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   Location:Home > Research > Research Progress
Three JcTFL1 genes act as flowering repressors in Jatropha
Author: Li Chaoqiong
Update time: 2017-03-03
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Researchers previously isolated six members of FLOWERING LOCUS T (FT)/ TERMINAL FLOWER 1 (TFL1) gene family and analyzed their expression patterns throughout the vegetative and reproductive developmental stages in Jatropha. Three TFL1 homologues were identified and named JcTFL1a, JcTFL1b and JcTFL1c, respectively. They analyzed the function of an FT orthologue (JcFT) in Jatropha and found that JcFT acted as a flowering promoter.

   To elucidate the biological functions of three JcTFL1 genes in the floral initiation of Jatropha, Prof. XU Zengfu and his team of Xishuangbanna Tropical Botanical Garden (XTBG) conducted a study to analyze their functions by using a transgenic approach.

  The researchers overexpressed JcTFL1 genes in transgenic Arabidopsis and Jatropha, and downregulated JcTFL1b in transgenic Jatropha.

   They found that JcTFL1b and JcTFL1c could delay flowering in transgenic Arabidopsis and Jatropha. Both of them could also rescue early flowering and determinate inflorescence phenotype of Arabidopsis tfl1-14 mutant.

 While JcTFL1a did not affect the flowering time in transgenic Arabidopsis in both wild type plants and tfl1-14 mutant plants background, it could delay flowering in Jatropha, which might be the results of ectopic expression in Arabidopsis.

  In addition, JcTFL1b RNAi Jatropha showed moderately early flowering phenotype, which was similar to MdTFL1 RNAi apple that displayed early flowering phenotypes and extreme reduction of the juvenile phase.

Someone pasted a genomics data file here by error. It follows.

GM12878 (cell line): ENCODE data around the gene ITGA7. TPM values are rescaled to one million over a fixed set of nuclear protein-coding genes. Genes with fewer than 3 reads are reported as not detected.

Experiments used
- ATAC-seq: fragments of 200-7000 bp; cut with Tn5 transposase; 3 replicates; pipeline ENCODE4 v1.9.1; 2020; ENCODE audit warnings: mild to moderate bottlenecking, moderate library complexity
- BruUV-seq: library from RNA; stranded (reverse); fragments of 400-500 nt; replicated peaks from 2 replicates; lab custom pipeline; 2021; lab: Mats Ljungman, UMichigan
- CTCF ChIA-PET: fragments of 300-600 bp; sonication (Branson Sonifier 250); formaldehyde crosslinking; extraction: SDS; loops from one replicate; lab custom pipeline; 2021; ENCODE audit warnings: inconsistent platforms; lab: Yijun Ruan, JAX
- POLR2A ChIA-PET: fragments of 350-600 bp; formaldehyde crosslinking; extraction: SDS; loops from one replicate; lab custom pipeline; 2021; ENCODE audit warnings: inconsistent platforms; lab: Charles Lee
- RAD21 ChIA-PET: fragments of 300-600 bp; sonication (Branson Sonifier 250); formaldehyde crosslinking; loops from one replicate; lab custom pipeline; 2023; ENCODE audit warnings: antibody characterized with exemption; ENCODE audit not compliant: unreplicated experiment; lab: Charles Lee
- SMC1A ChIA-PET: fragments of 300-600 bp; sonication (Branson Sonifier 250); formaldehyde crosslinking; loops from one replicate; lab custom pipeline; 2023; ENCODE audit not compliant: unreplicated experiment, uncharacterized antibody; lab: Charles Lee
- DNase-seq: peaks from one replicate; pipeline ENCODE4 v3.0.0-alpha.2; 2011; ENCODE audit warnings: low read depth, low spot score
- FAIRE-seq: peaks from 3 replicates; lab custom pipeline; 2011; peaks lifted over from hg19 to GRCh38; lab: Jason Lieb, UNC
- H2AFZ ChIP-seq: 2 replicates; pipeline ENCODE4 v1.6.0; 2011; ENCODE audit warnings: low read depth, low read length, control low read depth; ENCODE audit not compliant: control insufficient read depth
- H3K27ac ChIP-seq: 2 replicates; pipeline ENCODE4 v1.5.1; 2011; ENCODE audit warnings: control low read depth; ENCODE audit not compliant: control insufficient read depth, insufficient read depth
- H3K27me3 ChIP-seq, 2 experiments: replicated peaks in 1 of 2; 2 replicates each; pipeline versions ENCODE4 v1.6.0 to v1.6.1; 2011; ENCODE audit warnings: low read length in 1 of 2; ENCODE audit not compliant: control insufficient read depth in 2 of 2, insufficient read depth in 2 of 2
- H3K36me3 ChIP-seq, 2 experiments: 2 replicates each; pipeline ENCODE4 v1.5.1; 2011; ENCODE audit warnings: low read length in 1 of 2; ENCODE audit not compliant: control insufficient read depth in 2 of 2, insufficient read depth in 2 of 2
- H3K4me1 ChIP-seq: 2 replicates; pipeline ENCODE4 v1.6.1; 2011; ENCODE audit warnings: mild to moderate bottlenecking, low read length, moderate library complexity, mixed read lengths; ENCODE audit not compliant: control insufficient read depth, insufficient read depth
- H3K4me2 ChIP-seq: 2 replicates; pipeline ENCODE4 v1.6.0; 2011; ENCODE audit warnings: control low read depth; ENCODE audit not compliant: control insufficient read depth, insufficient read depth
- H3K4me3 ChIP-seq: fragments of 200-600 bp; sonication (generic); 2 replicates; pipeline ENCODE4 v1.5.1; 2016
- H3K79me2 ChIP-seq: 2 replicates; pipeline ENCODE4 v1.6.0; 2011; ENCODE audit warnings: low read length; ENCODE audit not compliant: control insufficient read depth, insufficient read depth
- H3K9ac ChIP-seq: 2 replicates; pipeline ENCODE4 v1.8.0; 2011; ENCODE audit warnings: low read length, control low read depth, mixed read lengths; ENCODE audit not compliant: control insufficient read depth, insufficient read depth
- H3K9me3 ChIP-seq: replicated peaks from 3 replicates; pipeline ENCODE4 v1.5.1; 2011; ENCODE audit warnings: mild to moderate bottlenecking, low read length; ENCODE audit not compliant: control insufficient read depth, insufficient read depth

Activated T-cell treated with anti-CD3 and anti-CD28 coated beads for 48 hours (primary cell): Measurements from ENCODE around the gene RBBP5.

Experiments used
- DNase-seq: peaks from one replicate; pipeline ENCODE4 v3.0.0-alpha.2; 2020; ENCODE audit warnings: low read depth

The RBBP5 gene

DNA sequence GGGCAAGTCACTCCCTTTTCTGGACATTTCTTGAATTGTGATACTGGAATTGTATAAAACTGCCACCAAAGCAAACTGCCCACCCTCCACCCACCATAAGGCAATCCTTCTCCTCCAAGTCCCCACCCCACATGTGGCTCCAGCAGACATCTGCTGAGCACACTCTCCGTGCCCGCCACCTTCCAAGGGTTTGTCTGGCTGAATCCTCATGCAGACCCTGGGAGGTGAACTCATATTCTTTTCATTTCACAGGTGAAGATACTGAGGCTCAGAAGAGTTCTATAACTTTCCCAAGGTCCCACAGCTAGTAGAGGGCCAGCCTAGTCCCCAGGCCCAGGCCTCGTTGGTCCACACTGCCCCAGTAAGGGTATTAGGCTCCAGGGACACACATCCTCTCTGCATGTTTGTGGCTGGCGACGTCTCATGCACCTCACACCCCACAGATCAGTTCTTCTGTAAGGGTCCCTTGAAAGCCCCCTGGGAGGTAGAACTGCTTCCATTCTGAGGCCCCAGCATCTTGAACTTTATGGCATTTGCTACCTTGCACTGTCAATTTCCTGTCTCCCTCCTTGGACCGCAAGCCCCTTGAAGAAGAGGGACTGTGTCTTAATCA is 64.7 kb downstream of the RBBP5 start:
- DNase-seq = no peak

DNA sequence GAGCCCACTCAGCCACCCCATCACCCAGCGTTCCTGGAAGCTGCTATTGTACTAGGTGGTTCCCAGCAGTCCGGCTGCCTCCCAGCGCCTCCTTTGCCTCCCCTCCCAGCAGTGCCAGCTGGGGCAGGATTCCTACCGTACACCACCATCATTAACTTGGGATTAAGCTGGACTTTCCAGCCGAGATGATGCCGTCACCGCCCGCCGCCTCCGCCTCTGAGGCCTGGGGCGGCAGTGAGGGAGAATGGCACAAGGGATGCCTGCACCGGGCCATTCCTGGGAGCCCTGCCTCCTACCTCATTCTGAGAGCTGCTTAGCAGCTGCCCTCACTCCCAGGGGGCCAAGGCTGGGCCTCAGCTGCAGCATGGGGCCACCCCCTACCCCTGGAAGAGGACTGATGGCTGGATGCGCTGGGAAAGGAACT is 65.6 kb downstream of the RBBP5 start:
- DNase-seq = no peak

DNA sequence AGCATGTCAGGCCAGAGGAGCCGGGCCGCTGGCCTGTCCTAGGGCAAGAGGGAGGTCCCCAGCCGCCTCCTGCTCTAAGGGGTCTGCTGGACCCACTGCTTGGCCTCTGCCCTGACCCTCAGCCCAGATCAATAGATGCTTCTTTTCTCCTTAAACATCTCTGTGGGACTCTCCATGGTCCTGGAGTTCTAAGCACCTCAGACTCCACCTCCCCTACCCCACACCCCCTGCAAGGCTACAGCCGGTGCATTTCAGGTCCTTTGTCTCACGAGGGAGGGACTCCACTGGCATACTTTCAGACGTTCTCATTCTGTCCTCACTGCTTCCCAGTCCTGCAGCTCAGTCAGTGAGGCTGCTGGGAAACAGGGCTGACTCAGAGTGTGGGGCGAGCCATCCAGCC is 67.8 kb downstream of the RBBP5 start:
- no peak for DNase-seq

The results showed that JcTFL1 genes played important roles in the regulation of flowering behavior in Jatropha, which would be helpful to improve seed yield of Jatropha.

 The study entitled “Three TFL1 homologues regulate floral initiation in the biofuel plant Jatropha curcas” has been published in Scientific Reports.



Prof. XU Zengfu Ph.D Principal Investigator
Key Laboratory of Tropical Plant Resources and Sustainable Use, Xishuangbanna Tropical Botanical Garden, Chinese Academy of Sciences, Menglun 666303, Yunnan, China
Tel: +86 691 8713051


Overexpression of JcTFL1 genes delay flowering in Jatropha.

Transgenic Jatropha overexpressing JcTFL1a (A), JcTFL1b (B) and JcTFL1c (C) have not flowered yet 3 years after plantation in the field.

 Wild-type (WT) Jatropha (D) has set fruits about 10 months after plantation in the field;

E, F and G correspond to the developmental stages of shoot apical of transgenic Jatropha shown in (A), (B) and (C), respectively.

(H) The fruits of WT Jatropha shown in (D).

 (Images by Li Chaoqiong and FU Qiantang)

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Xishuangbanna Tropical Botanical Garden, Chinese Academy of Sciences. Menglun, Mengla, Yunnan 666303, China
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